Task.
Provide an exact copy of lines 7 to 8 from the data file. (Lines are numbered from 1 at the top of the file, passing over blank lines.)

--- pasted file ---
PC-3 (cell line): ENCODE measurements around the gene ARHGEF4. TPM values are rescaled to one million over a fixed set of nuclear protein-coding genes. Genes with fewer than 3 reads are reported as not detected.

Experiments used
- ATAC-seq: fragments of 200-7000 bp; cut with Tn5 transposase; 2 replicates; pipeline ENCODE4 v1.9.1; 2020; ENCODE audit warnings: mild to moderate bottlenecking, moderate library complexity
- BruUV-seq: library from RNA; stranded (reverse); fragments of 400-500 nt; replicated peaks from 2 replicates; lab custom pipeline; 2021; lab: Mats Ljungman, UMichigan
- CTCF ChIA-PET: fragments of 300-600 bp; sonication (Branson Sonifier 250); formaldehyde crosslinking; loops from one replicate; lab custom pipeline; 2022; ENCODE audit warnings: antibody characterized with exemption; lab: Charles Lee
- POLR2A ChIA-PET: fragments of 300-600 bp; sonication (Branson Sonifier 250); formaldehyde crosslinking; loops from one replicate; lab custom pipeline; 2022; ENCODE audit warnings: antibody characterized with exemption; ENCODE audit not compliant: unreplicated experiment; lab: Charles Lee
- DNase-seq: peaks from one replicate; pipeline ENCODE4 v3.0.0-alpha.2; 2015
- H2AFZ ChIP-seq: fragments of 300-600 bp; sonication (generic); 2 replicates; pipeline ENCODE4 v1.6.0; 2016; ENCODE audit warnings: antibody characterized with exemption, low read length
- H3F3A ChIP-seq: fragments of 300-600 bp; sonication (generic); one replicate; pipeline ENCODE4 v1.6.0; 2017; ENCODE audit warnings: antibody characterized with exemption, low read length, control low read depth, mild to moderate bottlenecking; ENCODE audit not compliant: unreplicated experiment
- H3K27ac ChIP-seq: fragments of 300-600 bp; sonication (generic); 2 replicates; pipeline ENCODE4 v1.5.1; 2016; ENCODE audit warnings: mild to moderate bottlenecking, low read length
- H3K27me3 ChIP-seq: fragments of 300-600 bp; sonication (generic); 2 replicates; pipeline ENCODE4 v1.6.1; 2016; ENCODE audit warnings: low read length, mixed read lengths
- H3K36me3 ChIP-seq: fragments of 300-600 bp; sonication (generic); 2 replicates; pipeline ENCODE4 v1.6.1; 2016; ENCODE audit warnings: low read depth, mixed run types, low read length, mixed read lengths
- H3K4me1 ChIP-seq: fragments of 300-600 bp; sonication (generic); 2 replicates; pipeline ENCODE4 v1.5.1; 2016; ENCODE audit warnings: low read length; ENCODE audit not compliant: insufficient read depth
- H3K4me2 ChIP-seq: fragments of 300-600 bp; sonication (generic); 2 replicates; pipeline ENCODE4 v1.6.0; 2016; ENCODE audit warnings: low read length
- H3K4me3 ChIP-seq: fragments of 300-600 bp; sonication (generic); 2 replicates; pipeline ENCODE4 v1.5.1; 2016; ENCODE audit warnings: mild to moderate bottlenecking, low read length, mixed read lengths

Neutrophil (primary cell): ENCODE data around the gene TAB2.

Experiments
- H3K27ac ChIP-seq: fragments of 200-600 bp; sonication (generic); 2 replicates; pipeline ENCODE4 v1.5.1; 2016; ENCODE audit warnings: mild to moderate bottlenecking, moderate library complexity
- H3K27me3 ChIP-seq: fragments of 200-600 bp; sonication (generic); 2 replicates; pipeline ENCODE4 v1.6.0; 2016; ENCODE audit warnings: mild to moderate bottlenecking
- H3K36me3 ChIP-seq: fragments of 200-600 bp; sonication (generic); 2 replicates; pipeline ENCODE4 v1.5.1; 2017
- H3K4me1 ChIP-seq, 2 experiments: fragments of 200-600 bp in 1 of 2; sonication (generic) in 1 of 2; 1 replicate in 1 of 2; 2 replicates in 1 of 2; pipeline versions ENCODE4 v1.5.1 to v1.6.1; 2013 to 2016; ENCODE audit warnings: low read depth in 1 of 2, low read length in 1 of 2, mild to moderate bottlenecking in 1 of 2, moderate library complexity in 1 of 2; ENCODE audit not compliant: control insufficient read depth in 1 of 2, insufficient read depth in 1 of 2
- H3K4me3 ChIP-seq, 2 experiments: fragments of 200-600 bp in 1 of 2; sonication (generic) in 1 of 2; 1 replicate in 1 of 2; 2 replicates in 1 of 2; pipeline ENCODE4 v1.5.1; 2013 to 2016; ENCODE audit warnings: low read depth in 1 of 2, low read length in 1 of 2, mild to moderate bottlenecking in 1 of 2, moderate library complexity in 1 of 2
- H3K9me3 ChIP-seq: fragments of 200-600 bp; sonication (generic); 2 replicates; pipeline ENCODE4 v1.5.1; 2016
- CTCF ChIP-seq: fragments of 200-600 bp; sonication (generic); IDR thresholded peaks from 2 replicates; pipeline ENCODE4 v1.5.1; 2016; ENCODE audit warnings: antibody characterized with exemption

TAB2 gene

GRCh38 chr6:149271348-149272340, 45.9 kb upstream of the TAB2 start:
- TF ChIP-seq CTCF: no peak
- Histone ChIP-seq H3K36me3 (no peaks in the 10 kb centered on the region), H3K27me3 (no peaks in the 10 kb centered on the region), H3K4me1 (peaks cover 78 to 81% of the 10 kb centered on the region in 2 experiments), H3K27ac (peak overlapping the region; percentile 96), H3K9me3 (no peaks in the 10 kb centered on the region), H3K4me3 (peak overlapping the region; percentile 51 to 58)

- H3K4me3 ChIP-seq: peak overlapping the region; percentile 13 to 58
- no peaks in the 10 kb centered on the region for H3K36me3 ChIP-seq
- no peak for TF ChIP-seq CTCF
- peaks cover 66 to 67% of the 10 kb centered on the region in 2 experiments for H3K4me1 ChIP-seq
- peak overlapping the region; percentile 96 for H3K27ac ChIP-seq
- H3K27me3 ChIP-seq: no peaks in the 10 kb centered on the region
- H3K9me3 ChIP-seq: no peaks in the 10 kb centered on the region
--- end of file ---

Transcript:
- DNase-seq: peaks from one replicate; pipeline ENCODE4 v3.0.0-alpha.2; 2015
- H2AFZ ChIP-seq: fragments of 300-600 bp; sonication (generic); 2 replicates; pipeline ENCODE4 v1.6.0; 2016; ENCODE audit warnings: antibody characterized with exemption, low read length